No, KPC isn’t a new fast food restaurant. It’s short for Klebsiella pneumoniae carbapenemase. The bad news: it’s very hard to treat. The good news: it’s very rare…for now.
Actually, the correct term is KPC-possessing K. pneumoniae*, but we’ll just use the slang ‘KPC’–it’s what all the cool microbiologists use (I’ll refer to the carbapenemase gene as the ‘KPC gene’). KPC causes pneumonia, urinary tract infections, and sepsis; the mortality rate from these infections is extremely high.
The KPC gene confers resistance to all cephalosporins and ß-lactam antibiotics: basically, anything named “-cillin”, “-penem”, or “cef-” won’t kill it. Aztreonam doesn’t kill it either. And, of course, it happens to have evolved resistance to most of the other classes of antibiotics, so, like some Acinetobacter, it is only treatable with colistin and tigecycline, which works…except when resistance evolves in the patient, which has been observed multiple times (this is alarming given the relatively few times this therapy has been used).
The KPC gene is found on a highly transmissible plasmid, which means it can be transferred within Klebsiella and can also spread to other Gram-negative bacteria (E. coli, Enterobacter, and others). The good news is that the plasmid is unstable: it doesn’t always manage to wind up in both daughter** cells after cell division.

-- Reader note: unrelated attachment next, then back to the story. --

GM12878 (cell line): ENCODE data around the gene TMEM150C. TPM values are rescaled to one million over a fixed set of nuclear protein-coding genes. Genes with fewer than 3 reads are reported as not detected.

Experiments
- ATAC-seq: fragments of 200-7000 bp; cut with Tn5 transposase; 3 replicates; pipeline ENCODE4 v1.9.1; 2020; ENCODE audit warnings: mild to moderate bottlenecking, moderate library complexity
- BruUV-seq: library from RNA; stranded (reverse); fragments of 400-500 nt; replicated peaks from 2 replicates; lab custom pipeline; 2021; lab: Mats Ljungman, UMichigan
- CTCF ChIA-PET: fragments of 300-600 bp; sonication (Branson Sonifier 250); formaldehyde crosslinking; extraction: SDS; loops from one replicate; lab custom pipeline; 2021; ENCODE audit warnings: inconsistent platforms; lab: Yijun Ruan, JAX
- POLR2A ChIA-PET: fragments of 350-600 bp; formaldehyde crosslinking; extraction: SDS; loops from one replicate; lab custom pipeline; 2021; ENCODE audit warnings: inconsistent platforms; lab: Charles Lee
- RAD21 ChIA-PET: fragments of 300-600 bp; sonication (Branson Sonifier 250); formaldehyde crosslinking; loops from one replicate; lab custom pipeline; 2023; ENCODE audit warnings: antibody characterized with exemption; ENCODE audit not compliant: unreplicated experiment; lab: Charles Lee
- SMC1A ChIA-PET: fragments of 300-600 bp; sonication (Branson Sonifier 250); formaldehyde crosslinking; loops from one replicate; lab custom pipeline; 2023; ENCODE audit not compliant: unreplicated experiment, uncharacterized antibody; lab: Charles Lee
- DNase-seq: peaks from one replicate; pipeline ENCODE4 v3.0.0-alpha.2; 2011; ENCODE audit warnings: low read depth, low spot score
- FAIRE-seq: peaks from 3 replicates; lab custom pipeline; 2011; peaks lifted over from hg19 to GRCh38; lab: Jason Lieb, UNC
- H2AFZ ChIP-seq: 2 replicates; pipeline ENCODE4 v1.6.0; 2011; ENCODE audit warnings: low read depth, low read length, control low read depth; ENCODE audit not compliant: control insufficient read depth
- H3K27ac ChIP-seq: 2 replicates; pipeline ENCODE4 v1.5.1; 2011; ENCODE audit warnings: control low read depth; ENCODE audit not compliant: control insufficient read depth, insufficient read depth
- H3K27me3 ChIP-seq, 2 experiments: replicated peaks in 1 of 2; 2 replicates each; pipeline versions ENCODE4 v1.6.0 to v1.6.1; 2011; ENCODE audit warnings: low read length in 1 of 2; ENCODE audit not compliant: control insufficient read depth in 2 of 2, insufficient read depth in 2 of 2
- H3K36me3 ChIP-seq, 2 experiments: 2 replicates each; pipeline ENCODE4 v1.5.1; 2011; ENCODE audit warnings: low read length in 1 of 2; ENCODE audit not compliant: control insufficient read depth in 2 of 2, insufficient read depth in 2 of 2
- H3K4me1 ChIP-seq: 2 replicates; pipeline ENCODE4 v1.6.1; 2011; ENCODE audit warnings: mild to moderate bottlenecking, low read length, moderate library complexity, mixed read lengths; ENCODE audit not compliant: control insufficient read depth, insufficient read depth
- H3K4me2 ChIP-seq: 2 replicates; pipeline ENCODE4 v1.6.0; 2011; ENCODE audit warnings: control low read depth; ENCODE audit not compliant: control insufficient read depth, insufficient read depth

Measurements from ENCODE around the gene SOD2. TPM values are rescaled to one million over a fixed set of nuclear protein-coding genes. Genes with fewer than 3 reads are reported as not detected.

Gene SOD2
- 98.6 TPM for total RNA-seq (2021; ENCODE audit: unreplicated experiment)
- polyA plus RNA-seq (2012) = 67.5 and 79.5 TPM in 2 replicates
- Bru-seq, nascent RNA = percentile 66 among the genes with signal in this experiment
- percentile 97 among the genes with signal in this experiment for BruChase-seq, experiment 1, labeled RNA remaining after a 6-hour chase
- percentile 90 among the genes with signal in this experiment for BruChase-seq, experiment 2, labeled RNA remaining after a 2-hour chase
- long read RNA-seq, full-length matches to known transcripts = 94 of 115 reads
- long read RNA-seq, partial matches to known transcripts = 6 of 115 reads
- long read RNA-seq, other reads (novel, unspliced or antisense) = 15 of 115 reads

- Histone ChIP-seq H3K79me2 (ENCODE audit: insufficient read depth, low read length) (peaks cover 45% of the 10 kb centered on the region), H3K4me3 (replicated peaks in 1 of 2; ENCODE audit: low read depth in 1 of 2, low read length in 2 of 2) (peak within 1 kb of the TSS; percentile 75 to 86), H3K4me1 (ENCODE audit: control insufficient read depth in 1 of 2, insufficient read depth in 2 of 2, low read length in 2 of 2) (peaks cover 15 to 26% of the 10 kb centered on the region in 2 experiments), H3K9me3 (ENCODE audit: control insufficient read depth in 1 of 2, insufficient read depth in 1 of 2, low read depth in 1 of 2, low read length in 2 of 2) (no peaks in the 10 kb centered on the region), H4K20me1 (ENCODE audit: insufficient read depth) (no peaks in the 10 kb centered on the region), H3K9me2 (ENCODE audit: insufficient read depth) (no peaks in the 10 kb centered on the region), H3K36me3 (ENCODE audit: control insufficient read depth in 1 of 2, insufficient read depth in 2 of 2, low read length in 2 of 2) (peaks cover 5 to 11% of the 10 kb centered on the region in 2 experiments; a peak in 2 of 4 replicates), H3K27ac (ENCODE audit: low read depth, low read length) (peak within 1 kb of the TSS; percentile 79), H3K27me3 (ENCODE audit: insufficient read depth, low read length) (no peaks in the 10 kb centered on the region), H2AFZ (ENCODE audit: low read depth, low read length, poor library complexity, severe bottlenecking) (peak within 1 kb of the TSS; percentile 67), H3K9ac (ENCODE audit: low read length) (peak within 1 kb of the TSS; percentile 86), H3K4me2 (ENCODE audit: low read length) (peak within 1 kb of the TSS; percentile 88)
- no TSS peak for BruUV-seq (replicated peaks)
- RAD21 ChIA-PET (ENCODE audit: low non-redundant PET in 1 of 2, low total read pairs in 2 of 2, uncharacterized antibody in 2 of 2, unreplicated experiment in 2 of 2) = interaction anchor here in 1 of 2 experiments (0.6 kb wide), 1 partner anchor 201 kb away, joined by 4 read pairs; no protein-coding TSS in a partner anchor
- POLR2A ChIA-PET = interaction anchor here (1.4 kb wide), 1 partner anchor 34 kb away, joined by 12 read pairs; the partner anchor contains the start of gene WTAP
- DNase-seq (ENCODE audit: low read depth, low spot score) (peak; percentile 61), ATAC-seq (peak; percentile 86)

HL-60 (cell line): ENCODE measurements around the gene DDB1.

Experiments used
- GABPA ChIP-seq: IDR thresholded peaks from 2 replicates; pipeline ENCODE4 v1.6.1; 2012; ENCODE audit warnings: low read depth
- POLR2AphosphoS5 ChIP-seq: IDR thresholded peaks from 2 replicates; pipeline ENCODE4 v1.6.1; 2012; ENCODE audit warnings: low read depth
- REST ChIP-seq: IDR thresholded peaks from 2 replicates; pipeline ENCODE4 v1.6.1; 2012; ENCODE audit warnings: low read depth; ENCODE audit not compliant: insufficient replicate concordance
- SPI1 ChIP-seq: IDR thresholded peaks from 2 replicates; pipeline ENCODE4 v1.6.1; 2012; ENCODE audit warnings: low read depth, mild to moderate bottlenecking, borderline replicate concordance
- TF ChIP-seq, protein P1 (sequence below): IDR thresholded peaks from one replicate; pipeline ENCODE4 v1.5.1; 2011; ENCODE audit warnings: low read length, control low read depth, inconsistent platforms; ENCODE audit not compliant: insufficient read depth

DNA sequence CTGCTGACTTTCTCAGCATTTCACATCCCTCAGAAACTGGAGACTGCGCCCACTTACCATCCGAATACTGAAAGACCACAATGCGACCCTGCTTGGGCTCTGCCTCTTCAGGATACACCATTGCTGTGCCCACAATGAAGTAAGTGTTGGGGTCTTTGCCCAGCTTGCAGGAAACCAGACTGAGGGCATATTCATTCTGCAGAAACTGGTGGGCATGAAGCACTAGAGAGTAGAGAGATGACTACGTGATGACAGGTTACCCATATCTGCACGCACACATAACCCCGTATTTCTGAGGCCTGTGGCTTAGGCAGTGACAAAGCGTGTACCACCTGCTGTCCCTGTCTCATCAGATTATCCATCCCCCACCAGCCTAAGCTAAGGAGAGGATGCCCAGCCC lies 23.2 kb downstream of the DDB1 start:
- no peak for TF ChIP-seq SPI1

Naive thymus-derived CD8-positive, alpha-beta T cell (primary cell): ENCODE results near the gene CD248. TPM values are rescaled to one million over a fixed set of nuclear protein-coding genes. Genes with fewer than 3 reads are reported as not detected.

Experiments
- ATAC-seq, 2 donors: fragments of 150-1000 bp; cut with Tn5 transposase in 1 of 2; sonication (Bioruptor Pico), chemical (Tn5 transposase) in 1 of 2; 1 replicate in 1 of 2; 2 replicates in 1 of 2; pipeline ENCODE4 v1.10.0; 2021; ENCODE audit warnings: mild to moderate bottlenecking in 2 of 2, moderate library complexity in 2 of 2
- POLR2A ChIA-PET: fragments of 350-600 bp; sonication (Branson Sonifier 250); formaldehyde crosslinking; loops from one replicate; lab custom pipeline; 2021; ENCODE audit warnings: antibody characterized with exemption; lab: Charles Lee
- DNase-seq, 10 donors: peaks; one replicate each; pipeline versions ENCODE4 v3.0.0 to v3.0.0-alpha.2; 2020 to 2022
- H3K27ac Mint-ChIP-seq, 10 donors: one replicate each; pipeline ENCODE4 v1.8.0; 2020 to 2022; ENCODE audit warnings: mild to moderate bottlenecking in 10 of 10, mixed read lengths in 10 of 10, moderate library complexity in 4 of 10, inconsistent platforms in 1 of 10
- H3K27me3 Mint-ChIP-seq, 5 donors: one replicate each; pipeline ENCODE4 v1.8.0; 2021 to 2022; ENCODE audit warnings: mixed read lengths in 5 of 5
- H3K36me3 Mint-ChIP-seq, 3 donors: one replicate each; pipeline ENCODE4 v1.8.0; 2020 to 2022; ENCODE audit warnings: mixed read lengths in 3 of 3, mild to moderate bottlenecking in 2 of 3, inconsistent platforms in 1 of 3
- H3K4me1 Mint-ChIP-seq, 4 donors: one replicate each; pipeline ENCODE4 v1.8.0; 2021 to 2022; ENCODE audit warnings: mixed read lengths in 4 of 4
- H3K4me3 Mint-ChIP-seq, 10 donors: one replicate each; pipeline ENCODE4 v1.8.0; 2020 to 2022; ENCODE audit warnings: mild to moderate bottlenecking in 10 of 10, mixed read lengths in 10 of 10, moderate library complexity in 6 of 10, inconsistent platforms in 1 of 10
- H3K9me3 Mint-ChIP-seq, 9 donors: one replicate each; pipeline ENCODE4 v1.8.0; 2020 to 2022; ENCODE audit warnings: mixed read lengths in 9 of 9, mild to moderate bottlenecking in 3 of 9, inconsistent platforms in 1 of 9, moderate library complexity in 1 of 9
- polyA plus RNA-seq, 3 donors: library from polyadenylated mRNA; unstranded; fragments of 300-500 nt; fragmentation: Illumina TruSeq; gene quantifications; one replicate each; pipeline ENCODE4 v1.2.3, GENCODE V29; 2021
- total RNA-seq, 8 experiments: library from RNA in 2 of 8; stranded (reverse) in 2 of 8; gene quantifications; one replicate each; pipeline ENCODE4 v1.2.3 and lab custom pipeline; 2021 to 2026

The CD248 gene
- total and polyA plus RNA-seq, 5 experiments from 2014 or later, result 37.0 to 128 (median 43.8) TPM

The good news is that KPC is very rare. Even in the epicenter, New York City, there have been relatively few cases (I’ve heard varying estimates, from less than 100 to 2000 over the last five years). New York has had the good sense to make KPC a reportable organism, and hospitals are engaging in strict patient quarantine. This is the correct policy.
Unfortunately, this is not a national policy, and bacteria don’t do state boundaries. While Massachusetts has been very fortunate (there is only one verified case, although two more are under investigation), like most states, KPC is not a mandatory reportable disease in Massachusetts, or in most other states. Nor are there requirements for strict quarantine.
Now is the time to enact national mandatory quarantine and reporting requirements. If KPC becomes prevalent to even a fraction of the extent that MRSA is, we are really in trouble, since MRSA can almost always be treated successfully with vancomycin. KPC is a lot more difficult to treat.
We have a chance to get out in front of a potential public health problem rather than reacting to it once it has already become a severe problem. This one is really scary–if it gets out of control, it will be a lot worse than Acinetobacter ever could be.
*Considering that microbiologists use acronyms such as HACO-MRSA, I’m surprised no one has come up with KPKP (pronounced ‘kip-kip’).
**I have no idea why the daughter cells are called ‘daughter.’ I blame the patriarchy.